The book opens, for example, with an unforgettable image of Avis’s and Idella’s shoes hanging in a tree while the children scour the nearby woods for mayflowers to present to their pregnant mother. Bill’s worn-out workboots are “cracked like a broken chimney.” A cow “drawls” from the barn, and later in the book a treacherous frozen rain taps on a church like “thousands of little chickens picking on the floor and walls and windows.”
Stylistically, Jensen’s work is distinguished by the easy rhythms of good storytelling, reminiscent of, say, Joseph Mitchell and Isaac Bashevis Singer. Most of the chapters in The Sisters of Hardscrabble Bay, Jay Silverman told me, went through multiple drafts and revisions. The result is easy to read, ever-so-hard to achieve. Consider the stately, simple prose of the following paragraph from “Wake”: “Idella closed the hymn book she’d held absently throughout the funeral and put it on the pew beside her. She’d done more watching than singing, absorbing the look of all the faces around her. They were simple faces with hard edges and lines like cracked cement across their foreheads and around their mouths and eyes. The lantern light made these crevices seem even deeper. These faces, tilted forward in song or bent down in prayer, had met storms and winds of one kind or another, head-on, all their lives. They worked fields that were best suited to brambles and wild grasses, struggling, Dad and Uncle Sam included, to unearth potatoes and carrots and turnips along with the rocks that seemed to multiply with every turn of a spade. These were the people she’d known as a little girl living up here so long ago. They hunted and fished and lived off the land and by their wits, which were more considerable and deep-rooted than their plantings, and hardier than an outsider might suspect.”
Beverly Jensen grew up hearing from her mother and aunt many of the stories that would make their way into The Sisters of Hardscrabble Bay. Born in Westbrook, Maine, in 1953, Jensen graduated from the University of Maine and received an M.F.A. in drama from Southern Methodist. After a successful career as an actor, she left the stage to have her own family. In their home in New York, she would read her day’s writing to Jay, a professor at Nassau Community College, and a textbook author. Inspired by the contemporary fiction of Alice Munro, among others, she revised tirelessly. Yet Jay told me that Beverly wasn’t comfortable with self-promotion and networking. She was a writer, not a salesman, more like Idella than Edward in her ability to “recreate someone else’s thoughts and feelings.” As an actor, Jay recalls, Beverly studied her characters endlessly, determined to know every last detail about them. Her fiction illustrates the same capability to subsume her own personality to that of characters as diverse as Bill and Idella, Avis and Jessie.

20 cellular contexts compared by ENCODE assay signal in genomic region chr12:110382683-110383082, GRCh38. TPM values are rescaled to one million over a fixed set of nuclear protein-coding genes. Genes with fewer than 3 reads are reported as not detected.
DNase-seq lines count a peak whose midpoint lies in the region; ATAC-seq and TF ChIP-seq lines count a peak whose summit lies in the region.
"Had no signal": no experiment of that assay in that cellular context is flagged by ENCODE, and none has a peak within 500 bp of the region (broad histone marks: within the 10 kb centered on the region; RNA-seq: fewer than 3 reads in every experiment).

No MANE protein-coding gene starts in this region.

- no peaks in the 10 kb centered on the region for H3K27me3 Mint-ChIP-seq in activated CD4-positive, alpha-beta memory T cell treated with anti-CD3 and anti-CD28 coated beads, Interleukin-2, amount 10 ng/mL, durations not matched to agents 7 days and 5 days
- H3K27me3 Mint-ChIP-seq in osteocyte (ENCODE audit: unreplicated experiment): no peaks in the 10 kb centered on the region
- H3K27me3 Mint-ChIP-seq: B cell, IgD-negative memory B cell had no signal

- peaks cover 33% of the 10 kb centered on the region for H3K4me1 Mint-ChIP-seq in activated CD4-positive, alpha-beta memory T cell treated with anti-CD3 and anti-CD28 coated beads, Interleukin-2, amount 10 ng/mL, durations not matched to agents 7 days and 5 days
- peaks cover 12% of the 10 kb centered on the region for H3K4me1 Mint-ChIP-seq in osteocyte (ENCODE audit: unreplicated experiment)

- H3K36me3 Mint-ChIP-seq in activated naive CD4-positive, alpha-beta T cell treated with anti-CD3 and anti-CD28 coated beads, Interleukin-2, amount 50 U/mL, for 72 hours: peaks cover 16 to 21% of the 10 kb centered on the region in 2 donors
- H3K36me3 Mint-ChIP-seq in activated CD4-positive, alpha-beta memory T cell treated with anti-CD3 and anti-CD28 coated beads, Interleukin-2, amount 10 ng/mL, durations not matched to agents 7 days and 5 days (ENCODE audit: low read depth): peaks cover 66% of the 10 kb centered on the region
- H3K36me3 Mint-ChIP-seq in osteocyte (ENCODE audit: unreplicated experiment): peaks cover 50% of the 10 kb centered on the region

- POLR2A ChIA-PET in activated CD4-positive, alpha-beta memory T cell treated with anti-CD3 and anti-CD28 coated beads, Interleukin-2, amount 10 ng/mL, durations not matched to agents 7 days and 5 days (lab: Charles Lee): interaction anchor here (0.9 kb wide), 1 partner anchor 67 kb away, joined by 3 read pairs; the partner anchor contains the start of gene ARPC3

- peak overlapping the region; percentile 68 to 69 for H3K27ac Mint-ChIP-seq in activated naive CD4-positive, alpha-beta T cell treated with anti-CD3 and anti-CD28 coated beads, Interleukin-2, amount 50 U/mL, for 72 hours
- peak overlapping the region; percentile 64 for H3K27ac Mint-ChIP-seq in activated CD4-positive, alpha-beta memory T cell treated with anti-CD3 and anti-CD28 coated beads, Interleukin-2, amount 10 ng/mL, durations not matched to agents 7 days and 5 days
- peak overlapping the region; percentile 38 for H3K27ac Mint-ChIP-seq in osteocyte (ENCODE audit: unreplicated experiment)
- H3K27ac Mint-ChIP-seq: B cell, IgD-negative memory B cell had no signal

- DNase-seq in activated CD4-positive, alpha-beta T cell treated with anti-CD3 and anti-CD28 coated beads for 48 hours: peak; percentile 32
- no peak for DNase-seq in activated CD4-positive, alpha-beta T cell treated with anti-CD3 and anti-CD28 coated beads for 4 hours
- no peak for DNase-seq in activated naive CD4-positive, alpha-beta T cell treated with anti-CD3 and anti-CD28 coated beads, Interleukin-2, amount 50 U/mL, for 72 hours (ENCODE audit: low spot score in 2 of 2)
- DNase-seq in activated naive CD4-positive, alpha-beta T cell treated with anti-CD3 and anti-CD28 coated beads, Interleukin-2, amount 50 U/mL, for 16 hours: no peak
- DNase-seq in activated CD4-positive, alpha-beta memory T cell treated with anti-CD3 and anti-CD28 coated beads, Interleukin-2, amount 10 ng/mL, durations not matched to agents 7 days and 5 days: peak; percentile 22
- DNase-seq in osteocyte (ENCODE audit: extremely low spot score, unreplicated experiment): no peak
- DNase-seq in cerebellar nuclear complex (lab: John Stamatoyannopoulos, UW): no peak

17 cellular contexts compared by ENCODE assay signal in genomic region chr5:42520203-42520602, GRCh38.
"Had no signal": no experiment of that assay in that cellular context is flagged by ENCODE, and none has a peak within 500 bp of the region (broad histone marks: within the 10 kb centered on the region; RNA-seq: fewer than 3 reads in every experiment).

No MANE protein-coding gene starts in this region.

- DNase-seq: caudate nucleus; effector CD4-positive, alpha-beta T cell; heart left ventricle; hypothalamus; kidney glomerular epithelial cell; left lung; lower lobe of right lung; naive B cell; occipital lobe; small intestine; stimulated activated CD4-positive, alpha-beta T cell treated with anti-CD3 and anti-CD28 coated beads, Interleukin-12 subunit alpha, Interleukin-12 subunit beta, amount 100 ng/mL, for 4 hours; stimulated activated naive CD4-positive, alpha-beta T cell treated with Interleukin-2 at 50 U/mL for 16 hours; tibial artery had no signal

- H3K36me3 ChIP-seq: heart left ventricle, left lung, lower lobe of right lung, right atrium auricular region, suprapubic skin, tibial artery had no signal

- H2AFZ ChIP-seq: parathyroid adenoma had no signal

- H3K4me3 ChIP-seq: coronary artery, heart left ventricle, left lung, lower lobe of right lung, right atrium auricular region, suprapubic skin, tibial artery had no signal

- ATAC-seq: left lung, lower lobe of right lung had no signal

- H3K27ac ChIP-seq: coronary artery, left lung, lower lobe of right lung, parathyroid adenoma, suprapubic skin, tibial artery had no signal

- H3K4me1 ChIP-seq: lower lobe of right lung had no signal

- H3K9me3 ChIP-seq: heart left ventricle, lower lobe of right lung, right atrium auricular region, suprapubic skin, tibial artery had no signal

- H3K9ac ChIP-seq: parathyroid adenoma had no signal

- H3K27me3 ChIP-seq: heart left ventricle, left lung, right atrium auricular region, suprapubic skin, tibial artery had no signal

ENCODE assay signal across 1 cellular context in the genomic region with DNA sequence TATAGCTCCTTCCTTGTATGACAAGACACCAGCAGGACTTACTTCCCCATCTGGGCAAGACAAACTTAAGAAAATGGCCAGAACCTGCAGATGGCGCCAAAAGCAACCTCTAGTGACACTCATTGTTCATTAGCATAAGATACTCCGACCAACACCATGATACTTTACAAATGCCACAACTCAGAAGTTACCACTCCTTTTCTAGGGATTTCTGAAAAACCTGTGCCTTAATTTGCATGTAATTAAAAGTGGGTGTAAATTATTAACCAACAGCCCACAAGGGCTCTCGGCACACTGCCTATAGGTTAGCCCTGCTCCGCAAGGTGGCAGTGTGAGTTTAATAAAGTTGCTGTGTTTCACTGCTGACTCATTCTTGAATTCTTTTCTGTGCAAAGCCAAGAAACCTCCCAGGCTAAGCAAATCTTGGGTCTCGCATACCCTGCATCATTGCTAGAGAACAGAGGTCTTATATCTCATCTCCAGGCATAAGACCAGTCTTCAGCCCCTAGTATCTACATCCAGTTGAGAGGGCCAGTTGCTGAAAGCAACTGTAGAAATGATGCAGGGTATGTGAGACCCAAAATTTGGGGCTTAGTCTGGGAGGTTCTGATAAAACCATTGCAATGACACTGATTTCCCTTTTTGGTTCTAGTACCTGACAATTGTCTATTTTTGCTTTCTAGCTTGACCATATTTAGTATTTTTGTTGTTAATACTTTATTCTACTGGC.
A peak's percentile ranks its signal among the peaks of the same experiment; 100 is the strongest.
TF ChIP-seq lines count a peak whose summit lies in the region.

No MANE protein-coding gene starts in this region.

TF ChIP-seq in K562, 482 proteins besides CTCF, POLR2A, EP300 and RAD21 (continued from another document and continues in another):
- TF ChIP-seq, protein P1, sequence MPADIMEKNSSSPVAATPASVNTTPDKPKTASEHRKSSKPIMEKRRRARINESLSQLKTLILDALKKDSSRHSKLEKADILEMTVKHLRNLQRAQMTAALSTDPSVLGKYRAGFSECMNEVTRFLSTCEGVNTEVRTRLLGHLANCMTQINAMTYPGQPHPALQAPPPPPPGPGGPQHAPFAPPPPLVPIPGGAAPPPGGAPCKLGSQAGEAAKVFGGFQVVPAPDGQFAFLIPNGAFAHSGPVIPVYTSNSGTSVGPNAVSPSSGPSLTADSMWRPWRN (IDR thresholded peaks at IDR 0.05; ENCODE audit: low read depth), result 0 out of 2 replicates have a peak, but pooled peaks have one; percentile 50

For me, The Sisters of Hardscrabble Bay defines character-driven fiction, and the characters at the heart of this splendid collection are Bill, Idella, and Avis Hillock. If Jessie Jensen, Idella’s damaged mother-in-law, is the weirdest member of the extended family, Wild Bill is the most complicated. A man of violent outbursts and “black moods,” often drunk, sometimes abusive, he is, of course, his own worst enemy. “God help me, I’ll try,” Bill says of the formidable task of raising his small daughters. He does try, but it’s too much for him. He urges Avis to drink whiskey with his poker-playing buddies. There are hints that he encourages her, as a little girl and teenager, to sleep with him. Avis, for her part, is irrepressible, anarchistic, earthy and defiant. After moving to New England, she winds up linked with Boston crime figures and spends a couple of years in jail.
It is Idella, caregiver and fixer extraordinaire, who stands at the moral center and the heart of Jensen’s collection. She has a marvelous, ironical appreciation of all the feckless Hillocks and Jensens, though at times she is also their unwitting enabler. At her father’s funeral, she reflects about the arc of her life.
“Idella had left this Canada far behind and gone to find a better life. It was just being a maid, after all, and a household cook, but it had led to meeting Edward and marrying and having the store and house in Westbrook. She felt rich by comparison, wrapped in her squirrel coat, knowing she had a nice house to go home to down in Maine and a grocery to run. She’d set out, launched herself forward as best she could, and felt both relieved and saddened to have done so.”
While Bill, Avis, and Edward don’t ever really redeem themselves, they are redeemed for me, at least, by Idella’s great empathy for them. Her love is matched only by Beverly Jensen’s, whose superb fiction is a gift to all of us fortunate enough to read her.
In the end, The Sisters of Hardscrabble Bay is a greater treasure by far than any I could hope to find buried on a mountain. It is an artistic exploration of the capacity of even the most embattled of families to maintain its identity. “I’m stuck being a Hillock,” Idella’s drunken brother says bluntly in “Wake.” That each and every Hillock and Jensen in this collection should touch us so deeply is a tribute to Beverly Jensen, a writer of great humor, great compassion, and great knowledge of the human heart.
(For a full account of the remarkable story of how The Sisters of Hardscrabble Bay came to be published, see Jay Silverman’s essay at http://www.huffingtonpost.com/books